Jason: Yeah, so the hardest part of this diet when you first start out is just getting over the fat phobia, as I like to call it. Because you've been ingrained your entire life with this low-fat craze, that fat is what makes you fat. But as we discussed, insulin resistance and carbohydrates are actually what makes you fat. But none the less, people were taught to fear fat, they think butter is the devil, eating fatty meats is also the devil. So the first thing you have to get over that fear of eating fat is gonna make you fat. So when it comes to have 75% of your calories from fat, these are thing coming from saturated fats, which have actually been proven to give you the most amount of energy. So you have butter, you have coconut oil, eggs, bacon, sausage in the morning. I know, everybody when you say bacon they're like, what?
Krissy: Lights up.
Jason: Yeah, I personally don't eat a ton of bacon. But yes you can eat bacon on this diet. And you're using oils, olive oil, fatty fish, salmon especially is good for the omegas. I eat nuts and seeds, pumpkin seeds, sunflower seeds, you can use cream cheese, sour cream, regular cheese, it's just training yourself to go after the fat is the hardest part. And you can only get 20% of your calories from protein. And the other thing people will end up doing is they say, they go to the grocery store and they say, I have to have 75% fat, 20% protein and they end up selecting ground turkey, or turkey bacon. That's a big mistake because you'll quickly find out that your protein numbers are way up there but your fat is down there. And what ends up happening is your body converts that protein into glucose, it'll keep you out of ketosis and mess with your energy levels. When it comes to 5% carbohydrates I think it's important to note that it is net carbohydrates. So you are taking out fiber from that calculation. Green leafy vegetables are huge on this diet, taking a fiber supplement is also important. When I was low carb for a very, very, very long time, years, I would spend every single day just thinking in my head, I gotta avoid carbs, I gotta avoid carbs, I gotta avoid carbs. And they're everywhere, and it could be mentally exhausting. On the ketogenic diet you're not eating carbs. You need to focusing on getting enough fat. You need to wake up every day and you need to say, where's the fat coming from and how can I reach my fat macronutrient goal, instead of saying, I gotta avoid the carbs because you'll get caught up pretty quick, so ...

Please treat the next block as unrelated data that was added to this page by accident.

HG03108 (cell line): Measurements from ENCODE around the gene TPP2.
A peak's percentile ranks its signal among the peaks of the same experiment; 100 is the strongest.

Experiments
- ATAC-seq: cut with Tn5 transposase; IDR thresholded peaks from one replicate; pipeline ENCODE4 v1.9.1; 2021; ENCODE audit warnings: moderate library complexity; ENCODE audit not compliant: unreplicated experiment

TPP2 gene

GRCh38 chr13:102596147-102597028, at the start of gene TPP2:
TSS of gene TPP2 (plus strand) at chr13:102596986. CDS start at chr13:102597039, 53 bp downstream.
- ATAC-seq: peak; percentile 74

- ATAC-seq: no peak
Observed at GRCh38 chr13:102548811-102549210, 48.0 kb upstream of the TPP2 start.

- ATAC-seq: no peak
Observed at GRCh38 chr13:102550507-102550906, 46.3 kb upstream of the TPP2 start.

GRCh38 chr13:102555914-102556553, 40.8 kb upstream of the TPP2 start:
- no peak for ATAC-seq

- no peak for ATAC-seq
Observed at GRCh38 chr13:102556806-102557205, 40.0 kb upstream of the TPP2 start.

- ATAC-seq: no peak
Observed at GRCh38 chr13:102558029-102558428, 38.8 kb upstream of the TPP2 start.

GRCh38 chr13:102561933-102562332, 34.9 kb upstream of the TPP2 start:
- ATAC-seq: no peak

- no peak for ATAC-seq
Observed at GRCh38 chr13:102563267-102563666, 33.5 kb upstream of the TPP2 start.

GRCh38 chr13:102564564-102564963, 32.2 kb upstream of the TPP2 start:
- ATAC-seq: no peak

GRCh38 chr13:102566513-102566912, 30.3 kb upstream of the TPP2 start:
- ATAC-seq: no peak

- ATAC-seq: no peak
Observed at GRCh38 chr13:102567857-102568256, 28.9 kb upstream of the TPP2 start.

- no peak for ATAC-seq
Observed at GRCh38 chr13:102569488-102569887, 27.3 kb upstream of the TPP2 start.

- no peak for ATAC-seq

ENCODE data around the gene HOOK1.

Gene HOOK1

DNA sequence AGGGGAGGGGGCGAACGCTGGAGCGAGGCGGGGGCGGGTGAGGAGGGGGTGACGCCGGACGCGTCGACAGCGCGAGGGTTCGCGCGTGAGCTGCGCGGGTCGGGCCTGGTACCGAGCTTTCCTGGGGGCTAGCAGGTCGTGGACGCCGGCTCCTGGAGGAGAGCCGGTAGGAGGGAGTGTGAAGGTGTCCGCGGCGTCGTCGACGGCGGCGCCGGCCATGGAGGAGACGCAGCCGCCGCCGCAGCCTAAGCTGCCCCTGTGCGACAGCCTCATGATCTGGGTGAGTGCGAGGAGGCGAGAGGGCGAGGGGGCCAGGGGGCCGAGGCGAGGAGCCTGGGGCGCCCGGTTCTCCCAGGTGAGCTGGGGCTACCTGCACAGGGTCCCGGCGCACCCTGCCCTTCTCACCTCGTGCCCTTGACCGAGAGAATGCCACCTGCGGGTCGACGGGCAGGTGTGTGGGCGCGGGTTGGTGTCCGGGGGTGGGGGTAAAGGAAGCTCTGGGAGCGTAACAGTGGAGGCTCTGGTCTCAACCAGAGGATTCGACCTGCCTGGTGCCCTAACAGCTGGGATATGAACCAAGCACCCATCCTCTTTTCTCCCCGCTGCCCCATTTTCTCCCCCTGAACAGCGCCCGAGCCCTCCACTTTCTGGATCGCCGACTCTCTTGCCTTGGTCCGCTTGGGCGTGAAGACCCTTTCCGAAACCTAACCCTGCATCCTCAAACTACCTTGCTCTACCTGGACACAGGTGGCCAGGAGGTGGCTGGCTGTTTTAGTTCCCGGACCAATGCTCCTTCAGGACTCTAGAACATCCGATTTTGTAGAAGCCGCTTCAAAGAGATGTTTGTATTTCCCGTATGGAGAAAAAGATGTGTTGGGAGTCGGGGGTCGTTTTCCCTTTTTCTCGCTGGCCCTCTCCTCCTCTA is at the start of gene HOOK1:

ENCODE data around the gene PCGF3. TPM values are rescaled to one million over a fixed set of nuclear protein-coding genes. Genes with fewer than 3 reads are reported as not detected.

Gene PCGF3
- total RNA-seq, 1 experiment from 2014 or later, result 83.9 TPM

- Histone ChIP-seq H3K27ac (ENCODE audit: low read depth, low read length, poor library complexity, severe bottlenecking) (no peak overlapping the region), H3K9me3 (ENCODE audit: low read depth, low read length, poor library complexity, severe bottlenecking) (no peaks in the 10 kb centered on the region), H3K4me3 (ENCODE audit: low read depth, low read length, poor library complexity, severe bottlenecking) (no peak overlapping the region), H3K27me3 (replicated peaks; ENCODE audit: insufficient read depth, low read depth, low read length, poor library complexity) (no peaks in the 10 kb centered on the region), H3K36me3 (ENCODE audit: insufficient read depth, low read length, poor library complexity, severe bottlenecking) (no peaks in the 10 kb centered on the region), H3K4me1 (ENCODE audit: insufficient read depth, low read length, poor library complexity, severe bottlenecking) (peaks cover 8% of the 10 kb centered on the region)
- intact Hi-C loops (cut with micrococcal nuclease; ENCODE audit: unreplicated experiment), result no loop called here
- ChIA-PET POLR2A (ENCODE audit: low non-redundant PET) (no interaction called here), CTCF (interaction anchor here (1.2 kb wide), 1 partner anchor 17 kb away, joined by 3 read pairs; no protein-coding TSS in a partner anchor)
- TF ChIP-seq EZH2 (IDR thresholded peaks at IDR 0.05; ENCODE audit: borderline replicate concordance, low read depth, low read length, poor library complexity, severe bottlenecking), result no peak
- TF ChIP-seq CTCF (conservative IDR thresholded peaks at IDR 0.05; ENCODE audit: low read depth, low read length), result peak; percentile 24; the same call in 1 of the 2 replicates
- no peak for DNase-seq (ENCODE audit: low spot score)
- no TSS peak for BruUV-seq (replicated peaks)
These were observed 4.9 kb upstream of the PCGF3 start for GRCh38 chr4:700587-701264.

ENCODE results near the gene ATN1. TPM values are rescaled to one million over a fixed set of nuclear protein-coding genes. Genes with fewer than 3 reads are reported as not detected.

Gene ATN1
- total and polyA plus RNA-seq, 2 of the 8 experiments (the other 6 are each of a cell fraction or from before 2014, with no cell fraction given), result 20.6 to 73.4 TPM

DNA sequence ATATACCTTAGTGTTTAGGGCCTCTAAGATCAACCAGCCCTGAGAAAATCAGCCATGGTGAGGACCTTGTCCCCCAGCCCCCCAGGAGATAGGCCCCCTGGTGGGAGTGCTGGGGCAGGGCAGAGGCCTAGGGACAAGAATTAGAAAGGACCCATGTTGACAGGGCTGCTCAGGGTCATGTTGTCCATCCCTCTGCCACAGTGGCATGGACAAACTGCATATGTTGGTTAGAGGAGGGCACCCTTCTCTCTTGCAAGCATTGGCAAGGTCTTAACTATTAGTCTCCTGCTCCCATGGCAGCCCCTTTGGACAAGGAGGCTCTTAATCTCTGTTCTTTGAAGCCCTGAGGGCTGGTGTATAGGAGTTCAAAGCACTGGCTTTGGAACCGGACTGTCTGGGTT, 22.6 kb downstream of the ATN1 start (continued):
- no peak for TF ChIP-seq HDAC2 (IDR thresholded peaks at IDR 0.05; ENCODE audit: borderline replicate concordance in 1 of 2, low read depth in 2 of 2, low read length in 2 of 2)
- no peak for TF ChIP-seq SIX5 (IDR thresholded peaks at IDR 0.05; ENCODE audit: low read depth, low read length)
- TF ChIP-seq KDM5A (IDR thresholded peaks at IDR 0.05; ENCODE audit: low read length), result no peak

Steve: I think one of the points of confusion that a lot of people have on ketogenic diets, and I know Dr. Jacob Wilson talks a lot about this too, is that a lot of times the confusion about ketogenic diets happens because many people are afraid of high fat, high carbohydrate diets at the same time. And while this amount of fat might seem high, if you think about it, a person on 2400 calories a day is eating 200 grams of fat on this diet. But the thing is, that is their primary energy source on this diet. It's one thing to be eating 300 grams of carbohydrate and 200 grams of fat, that's bad news. But this is a little bit different take on it, and so that's one of the things that people kind of have to understand.
Krissy: And would you say, at least getting started, that it's pretty important that you're tracking? Or is this one of the diets where you can get on the right path with just estimating?
Jason: No, you must track. And this is from personal experience and experience working with a lot of clients. It's very hard to track using MyFitnessPal and things on every single day. It just really is, it's not realistic, but it's very important, especially when you start off on this diet to use something like MyFitnessPal to track your macronutrients. Because like I said before, if you're not getting enough fat, your energy levels are gonna be down. Are you getting too much protein? Well how are your carbs? You need to be able to see, to manage what you're doing, at least for the first few weeks while you're trying to get keto-adapted, and also by tracking during that keto adaptation phase, it gives you a way to troubleshoot problems. Hey, I feel like crap, my energy levels are down, well you can take a look and see, was your fat number there? Were you way under on fat? Did you go too high on protein? And then you can take the training wheels off, after you kind of ... You'll have your go-to meals that you'll use. You'll track and every day you'll find yourself eating the same things, you'll start to know what you need to be eating to hit those numbers, then you can take the training wheels off. But I also suggest, if for some reason, you find yourself hitting a plateau, you go straight back to tracking. That's the way I approach it.